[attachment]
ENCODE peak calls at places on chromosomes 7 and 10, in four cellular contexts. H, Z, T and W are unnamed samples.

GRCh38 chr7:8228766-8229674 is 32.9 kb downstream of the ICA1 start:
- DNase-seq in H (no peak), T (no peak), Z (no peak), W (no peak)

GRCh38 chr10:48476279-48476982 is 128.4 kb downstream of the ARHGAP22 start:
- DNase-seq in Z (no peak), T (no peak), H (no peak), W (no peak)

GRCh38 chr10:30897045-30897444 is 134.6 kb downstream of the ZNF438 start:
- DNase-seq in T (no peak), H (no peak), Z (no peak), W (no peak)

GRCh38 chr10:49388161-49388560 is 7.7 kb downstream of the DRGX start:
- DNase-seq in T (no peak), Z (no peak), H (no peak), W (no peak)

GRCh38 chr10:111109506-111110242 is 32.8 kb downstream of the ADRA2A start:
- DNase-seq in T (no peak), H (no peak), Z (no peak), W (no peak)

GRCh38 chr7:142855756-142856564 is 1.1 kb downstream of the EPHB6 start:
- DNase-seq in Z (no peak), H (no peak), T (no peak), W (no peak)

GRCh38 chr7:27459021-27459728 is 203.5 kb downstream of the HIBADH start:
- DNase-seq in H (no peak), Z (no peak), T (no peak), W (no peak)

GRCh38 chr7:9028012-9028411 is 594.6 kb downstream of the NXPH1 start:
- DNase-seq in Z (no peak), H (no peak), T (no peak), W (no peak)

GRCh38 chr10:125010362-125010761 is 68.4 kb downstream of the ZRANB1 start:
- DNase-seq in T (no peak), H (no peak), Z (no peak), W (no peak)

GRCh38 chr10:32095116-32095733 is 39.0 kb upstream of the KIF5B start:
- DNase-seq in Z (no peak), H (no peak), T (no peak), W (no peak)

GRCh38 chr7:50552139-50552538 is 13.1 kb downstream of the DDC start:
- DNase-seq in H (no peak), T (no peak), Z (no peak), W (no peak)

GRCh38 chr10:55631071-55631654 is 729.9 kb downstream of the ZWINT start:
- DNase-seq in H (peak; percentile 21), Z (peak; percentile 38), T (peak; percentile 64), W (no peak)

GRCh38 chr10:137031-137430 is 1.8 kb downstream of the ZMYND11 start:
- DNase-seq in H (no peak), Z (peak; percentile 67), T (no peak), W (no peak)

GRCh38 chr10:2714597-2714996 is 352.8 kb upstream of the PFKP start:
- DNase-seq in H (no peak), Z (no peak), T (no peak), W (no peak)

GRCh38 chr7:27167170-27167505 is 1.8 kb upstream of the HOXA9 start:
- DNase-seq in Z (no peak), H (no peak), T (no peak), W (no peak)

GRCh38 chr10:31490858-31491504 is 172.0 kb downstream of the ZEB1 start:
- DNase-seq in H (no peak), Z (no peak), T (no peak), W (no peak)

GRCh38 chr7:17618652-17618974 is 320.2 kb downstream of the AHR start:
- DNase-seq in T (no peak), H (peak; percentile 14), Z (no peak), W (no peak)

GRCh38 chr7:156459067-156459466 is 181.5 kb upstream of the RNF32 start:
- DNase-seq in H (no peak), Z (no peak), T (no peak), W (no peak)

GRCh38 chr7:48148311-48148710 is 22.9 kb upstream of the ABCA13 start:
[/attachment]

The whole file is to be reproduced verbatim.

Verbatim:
ENCODE peak calls at places on chromosomes 7 and 10, in four cellular contexts. H, Z, T and W are unnamed samples.

GRCh38 chr7:8228766-8229674 is 32.9 kb downstream of the ICA1 start:
- DNase-seq in H (no peak), T (no peak), Z (no peak), W (no peak)

GRCh38 chr10:48476279-48476982 is 128.4 kb downstream of the ARHGAP22 start:
- DNase-seq in Z (no peak), T (no peak), H (no peak), W (no peak)

GRCh38 chr10:30897045-30897444 is 134.6 kb downstream of the ZNF438 start:
- DNase-seq in T (no peak), H (no peak), Z (no peak), W (no peak)

GRCh38 chr10:49388161-49388560 is 7.7 kb downstream of the DRGX start:
- DNase-seq in T (no peak), Z (no peak), H (no peak), W (no peak)

GRCh38 chr10:111109506-111110242 is 32.8 kb downstream of the ADRA2A start:
- DNase-seq in T (no peak), H (no peak), Z (no peak), W (no peak)

GRCh38 chr7:142855756-142856564 is 1.1 kb downstream of the EPHB6 start:
- DNase-seq in Z (no peak), H (no peak), T (no peak), W (no peak)

GRCh38 chr7:27459021-27459728 is 203.5 kb downstream of the HIBADH start:
- DNase-seq in H (no peak), Z (no peak), T (no peak), W (no peak)

GRCh38 chr7:9028012-9028411 is 594.6 kb downstream of the NXPH1 start:
- DNase-seq in Z (no peak), H (no peak), T (no peak), W (no peak)

GRCh38 chr10:125010362-125010761 is 68.4 kb downstream of the ZRANB1 start:
- DNase-seq in T (no peak), H (no peak), Z (no peak), W (no peak)

GRCh38 chr10:32095116-32095733 is 39.0 kb upstream of the KIF5B start:
- DNase-seq in Z (no peak), H (no peak), T (no peak), W (no peak)

GRCh38 chr7:50552139-50552538 is 13.1 kb downstream of the DDC start:
- DNase-seq in H (no peak), T (no peak), Z (no peak), W (no peak)

GRCh38 chr10:55631071-55631654 is 729.9 kb downstream of the ZWINT start:
- DNase-seq in H (peak; percentile 21), Z (peak; percentile 38), T (peak; percentile 64), W (no peak)

GRCh38 chr10:137031-137430 is 1.8 kb downstream of the ZMYND11 start:
- DNase-seq in H (no peak), Z (peak; percentile 67), T (no peak), W (no peak)

GRCh38 chr10:2714597-2714996 is 352.8 kb upstream of the PFKP start:
- DNase-seq in H (no peak), Z (no peak), T (no peak), W (no peak)

GRCh38 chr7:27167170-27167505 is 1.8 kb upstream of the HOXA9 start:
- DNase-seq in Z (no peak), H (no peak), T (no peak), W (no peak)

GRCh38 chr10:31490858-31491504 is 172.0 kb downstream of the ZEB1 start:
- DNase-seq in H (no peak), Z (no peak), T (no peak), W (no peak)

GRCh38 chr7:17618652-17618974 is 320.2 kb downstream of the AHR start:
- DNase-seq in T (no peak), H (peak; percentile 14), Z (no peak), W (no peak)

GRCh38 chr7:156459067-156459466 is 181.5 kb upstream of the RNF32 start:
- DNase-seq in H (no peak), Z (no peak), T (no peak), W (no peak)

GRCh38 chr7:48148311-48148710 is 22.9 kb upstream of the ABCA13 start: